I confess to being a year behind the curve on this whole ER thing. I know it's supposed to be the bright hope of network drama-dom. And, in fact, it was playing weekly at my house throughout the first season. But I could never stay in the same room with it more than 10 minutes at a time.
That isn't a statement about the show, it's a statement about me. At the time my real life was a lot like the inside of an urban emergency room on a Saturday night. I was cramming a three-year grad school program into two years, with a part-time job and two book projects on the side, and spending about half my daylight hours in the company of a 2-year-old.
It wasn't the heart attacks and heavy bleeding that drove me away from ER; it was all those times when Eric LaSalle was doing surgery and looking at the clock knowing that he was 20 minutes late getting home to his sick mama. Or when Anthony Edwards was missing yet another date with his increasingly estranged wife. Or...you get my drift.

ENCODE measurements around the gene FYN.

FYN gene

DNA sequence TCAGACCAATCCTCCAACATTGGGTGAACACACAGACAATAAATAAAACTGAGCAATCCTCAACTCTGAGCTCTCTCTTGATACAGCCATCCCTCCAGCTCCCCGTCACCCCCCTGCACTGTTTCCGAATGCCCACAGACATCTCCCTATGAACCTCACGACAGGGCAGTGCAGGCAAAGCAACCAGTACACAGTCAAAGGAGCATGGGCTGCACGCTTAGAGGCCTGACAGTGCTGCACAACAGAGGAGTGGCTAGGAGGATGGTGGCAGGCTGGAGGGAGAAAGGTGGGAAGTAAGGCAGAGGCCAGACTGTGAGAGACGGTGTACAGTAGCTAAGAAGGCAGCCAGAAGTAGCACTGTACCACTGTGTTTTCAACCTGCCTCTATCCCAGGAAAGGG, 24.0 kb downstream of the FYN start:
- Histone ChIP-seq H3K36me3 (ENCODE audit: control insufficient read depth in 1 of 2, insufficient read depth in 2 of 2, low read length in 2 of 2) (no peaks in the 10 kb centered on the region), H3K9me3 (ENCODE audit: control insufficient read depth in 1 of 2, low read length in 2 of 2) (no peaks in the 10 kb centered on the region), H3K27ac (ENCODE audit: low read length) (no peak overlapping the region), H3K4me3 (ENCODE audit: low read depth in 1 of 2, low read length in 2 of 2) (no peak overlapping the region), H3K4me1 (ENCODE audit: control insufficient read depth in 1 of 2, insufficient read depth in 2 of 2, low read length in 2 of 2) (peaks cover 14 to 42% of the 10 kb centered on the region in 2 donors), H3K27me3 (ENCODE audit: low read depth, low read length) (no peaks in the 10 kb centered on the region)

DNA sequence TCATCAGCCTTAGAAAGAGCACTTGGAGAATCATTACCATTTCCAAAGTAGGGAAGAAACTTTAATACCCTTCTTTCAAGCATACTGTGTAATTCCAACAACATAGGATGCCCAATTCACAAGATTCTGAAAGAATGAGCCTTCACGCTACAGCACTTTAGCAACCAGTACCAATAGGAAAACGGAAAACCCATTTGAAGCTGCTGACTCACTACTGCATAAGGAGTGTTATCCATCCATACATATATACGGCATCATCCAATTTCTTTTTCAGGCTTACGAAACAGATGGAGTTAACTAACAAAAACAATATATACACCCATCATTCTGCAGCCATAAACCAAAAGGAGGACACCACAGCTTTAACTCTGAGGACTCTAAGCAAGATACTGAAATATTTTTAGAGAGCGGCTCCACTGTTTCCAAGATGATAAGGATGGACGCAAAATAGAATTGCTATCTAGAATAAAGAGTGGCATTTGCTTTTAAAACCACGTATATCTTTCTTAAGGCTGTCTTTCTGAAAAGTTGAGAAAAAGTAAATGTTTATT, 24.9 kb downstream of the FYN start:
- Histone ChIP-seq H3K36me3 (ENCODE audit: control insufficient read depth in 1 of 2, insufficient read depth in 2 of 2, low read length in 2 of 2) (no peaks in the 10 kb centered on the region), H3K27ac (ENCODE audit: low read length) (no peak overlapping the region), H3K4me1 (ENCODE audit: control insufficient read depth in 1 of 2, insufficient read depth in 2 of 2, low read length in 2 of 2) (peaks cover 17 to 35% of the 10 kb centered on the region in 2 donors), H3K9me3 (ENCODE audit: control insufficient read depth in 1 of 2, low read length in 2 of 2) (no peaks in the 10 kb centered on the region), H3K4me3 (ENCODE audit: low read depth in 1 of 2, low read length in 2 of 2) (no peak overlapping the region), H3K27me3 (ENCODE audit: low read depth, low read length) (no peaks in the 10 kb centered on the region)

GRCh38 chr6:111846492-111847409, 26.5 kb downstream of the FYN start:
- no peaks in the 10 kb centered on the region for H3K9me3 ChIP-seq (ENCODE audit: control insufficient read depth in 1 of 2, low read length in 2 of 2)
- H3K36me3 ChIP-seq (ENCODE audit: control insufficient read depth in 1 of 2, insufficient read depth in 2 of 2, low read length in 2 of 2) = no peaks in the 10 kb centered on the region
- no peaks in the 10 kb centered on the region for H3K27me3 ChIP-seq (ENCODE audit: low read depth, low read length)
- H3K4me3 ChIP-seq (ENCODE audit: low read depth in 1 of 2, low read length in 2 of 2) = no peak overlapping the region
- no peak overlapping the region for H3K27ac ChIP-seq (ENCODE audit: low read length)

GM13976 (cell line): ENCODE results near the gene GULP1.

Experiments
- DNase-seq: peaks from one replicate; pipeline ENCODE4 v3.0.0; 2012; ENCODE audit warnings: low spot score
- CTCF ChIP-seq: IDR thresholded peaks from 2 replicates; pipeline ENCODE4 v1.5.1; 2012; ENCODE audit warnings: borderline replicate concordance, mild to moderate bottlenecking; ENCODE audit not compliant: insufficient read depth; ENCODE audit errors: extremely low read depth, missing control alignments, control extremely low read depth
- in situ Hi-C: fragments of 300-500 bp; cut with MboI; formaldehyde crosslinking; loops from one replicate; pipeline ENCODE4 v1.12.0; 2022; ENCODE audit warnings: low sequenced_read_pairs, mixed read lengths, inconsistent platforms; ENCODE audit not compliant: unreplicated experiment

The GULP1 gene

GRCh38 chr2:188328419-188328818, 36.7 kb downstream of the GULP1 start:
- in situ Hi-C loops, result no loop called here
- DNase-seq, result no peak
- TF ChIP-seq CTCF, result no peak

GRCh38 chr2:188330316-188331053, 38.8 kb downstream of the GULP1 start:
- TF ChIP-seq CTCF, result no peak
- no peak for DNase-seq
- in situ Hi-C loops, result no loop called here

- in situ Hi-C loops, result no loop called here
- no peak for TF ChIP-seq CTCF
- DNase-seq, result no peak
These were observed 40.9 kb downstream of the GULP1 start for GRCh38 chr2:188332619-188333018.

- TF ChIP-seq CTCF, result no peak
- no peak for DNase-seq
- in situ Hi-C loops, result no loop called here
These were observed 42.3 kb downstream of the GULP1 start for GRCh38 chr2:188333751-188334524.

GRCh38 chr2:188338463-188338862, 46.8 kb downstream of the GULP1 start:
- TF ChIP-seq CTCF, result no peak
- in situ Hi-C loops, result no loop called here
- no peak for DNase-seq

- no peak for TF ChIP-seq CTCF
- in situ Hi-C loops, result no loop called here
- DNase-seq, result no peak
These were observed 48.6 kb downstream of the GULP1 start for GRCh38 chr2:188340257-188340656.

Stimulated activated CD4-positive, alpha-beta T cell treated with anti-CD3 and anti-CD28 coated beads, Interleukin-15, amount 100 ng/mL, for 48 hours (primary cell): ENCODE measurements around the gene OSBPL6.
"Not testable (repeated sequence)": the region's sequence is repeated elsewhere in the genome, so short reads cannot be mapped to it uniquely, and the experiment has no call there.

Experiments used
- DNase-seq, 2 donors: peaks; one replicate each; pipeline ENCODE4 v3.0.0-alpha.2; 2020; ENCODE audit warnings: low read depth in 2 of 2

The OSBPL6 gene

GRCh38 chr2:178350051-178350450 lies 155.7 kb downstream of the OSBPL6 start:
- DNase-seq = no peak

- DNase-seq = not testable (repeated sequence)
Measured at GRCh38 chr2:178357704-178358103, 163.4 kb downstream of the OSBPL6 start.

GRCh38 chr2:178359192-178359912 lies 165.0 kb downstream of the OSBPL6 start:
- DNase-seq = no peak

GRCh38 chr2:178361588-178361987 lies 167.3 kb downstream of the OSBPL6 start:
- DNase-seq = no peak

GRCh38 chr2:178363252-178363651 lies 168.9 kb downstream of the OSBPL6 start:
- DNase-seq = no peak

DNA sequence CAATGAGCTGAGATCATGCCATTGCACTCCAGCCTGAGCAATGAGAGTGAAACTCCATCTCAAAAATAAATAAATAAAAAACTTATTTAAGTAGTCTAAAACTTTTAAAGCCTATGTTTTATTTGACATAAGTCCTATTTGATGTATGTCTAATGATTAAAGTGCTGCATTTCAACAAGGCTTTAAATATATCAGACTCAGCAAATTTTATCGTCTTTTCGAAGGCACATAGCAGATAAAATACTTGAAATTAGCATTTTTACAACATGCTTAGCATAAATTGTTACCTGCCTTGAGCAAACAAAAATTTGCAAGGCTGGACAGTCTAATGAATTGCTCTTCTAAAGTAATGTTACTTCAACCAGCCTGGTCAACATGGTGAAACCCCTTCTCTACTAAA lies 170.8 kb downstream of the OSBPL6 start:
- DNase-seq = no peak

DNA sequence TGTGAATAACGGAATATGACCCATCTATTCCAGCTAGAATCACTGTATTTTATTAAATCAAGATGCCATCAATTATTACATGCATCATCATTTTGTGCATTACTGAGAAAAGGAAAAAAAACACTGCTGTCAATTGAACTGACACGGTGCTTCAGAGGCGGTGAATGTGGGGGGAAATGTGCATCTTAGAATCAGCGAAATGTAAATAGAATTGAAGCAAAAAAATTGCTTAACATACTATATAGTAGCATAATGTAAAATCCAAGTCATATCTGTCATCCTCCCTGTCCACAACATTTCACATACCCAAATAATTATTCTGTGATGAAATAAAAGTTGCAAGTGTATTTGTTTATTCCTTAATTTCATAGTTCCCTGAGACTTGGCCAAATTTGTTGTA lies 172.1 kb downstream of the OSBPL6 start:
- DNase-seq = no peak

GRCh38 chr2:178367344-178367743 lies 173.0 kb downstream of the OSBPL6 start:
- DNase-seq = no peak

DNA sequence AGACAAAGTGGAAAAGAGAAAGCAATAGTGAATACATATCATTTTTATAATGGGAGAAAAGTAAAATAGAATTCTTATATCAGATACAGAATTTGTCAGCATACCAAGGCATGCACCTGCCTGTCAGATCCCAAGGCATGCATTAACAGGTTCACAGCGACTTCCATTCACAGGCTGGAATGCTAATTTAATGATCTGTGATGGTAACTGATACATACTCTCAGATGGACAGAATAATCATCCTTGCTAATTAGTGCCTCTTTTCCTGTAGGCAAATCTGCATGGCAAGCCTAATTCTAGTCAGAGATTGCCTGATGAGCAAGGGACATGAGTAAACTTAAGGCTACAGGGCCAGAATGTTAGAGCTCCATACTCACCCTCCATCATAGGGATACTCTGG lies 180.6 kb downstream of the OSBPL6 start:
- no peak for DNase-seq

Those time-crunch situations are woven into every ER episode. Every time they came up, it would remind me of some project or task of my own that was hopelessly behind schedule and the nervous tension would start to build. Why, I wondered, would anyone find this amusing?
The constant refrain of "I'm late, I'm late, I'm late..." is still an integral part of ER's narrative drive. This season brings the weekly adventures of the doctor who's always late to fetch her sister's abandoned baby. But my life has quieted to a dull roar, and I've finally gotten with the mass entertainment program.